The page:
These colorful stacks of paper are actually tiny silhouettes of women

Although paper might not seem like the most innovative material to use to make art nowadays, we can’t deny that artists are still getting ~seriously~ creative with the material. Take for example “I am here,” a  super colorful installation by Emmanuelle Moureaux.

The Tokyo-based architect (originally from France) created the complex piece for the exhibition “Space in Ginza” in Tokyo. As the press release for the exhibition explains, “I am here” references a specific system of measurement:

For the Exhibition "Space in Ginza" at METoA Ginza in Tokyu Plaza Ginza, Emmanuelle revealed an installation that uses centimeter-level measurement accuracy of the Quasi-Zenith Satellite System (QZSS) as a motif. The interactive installation gives form to the high precision technologies in a beautiful visual form.

The system can “measure your position (on x, y, and z axes) to an accuracy of centimeters” in order to help with technologies like GPS. For this piece, Moureaux brought together 18,000 tiny silhouettes of women created in more than 100 colors. Yup, you read that right.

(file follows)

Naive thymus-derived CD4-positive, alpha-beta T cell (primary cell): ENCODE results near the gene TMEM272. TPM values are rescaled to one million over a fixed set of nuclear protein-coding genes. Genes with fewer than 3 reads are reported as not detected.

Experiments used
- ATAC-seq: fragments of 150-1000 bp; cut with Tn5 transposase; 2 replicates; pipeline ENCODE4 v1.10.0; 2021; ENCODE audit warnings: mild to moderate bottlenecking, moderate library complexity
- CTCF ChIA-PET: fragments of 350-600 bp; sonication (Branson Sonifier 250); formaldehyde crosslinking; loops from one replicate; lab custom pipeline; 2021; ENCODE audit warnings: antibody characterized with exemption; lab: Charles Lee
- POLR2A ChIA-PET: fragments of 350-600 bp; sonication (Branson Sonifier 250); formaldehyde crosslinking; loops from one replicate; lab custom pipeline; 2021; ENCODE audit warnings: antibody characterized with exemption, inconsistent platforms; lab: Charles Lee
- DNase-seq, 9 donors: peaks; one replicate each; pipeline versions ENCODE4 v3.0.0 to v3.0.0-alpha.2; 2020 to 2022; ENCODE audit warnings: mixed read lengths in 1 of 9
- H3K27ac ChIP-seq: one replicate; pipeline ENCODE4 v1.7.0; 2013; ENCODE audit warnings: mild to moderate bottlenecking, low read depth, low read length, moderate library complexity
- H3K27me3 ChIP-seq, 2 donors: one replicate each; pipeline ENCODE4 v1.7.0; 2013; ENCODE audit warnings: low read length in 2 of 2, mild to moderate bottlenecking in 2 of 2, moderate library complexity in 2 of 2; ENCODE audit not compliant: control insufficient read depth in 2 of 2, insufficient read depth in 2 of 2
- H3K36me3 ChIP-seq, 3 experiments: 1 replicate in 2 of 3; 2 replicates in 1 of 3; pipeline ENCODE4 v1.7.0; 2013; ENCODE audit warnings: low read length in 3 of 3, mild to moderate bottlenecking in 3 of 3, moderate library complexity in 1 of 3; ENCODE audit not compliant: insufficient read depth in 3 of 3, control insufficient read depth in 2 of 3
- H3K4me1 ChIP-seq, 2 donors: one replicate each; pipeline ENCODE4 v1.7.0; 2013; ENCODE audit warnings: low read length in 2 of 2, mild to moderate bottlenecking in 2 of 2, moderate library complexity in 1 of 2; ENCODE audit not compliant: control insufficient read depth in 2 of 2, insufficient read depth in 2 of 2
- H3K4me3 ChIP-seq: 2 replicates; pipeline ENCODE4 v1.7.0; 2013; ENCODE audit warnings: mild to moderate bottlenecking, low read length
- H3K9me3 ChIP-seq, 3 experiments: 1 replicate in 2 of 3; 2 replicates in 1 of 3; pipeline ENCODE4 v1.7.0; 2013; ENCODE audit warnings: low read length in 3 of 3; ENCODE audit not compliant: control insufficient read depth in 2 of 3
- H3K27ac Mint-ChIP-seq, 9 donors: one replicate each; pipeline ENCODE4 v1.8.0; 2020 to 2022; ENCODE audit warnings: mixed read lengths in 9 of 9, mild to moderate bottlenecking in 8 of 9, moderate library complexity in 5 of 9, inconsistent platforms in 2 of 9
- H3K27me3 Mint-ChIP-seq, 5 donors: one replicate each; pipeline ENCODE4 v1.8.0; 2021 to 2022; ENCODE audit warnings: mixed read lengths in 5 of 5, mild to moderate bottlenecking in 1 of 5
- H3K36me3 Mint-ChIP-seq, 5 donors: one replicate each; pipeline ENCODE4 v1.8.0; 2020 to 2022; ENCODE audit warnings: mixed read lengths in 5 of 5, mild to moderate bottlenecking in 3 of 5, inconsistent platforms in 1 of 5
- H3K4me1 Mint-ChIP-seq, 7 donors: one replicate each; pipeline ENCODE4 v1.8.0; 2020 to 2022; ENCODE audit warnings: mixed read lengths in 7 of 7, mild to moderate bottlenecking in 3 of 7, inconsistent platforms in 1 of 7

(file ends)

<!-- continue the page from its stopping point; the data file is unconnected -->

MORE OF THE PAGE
These little figures represent the huge crowds that you would usually find in Ginza.


The layers entice the viewer to get closer and take in all the tiny figures. And somewhere in the middle of identically-shaped figures, viewers can find something else: the silhouettes of two girls and cat. Trying to find them is almost like playing Where’s Waldo but with a totally colorful twist.

“Just like looking for the “lost” silhouettes in the crowd, the installation is a reminder to rethink where you belong,” the press release explains.

This definitely applies to any major city in the world. We often get caught up in the commute to work or even the tasks of every day — but once in a while it’s good to think about what really makes us ~individuals~ in our own right.

Even if we didn’t end up finding these figures, we would love staring at the piece just because of its gorgeous rainbow  We totally wish we could’ve seen this awesome installation in person (the exhibition closed just recently). But in the meantime, we’re happy getting lost in photos of the piece — and thinking about our place on Earth while we walk to work tomorrow morning.





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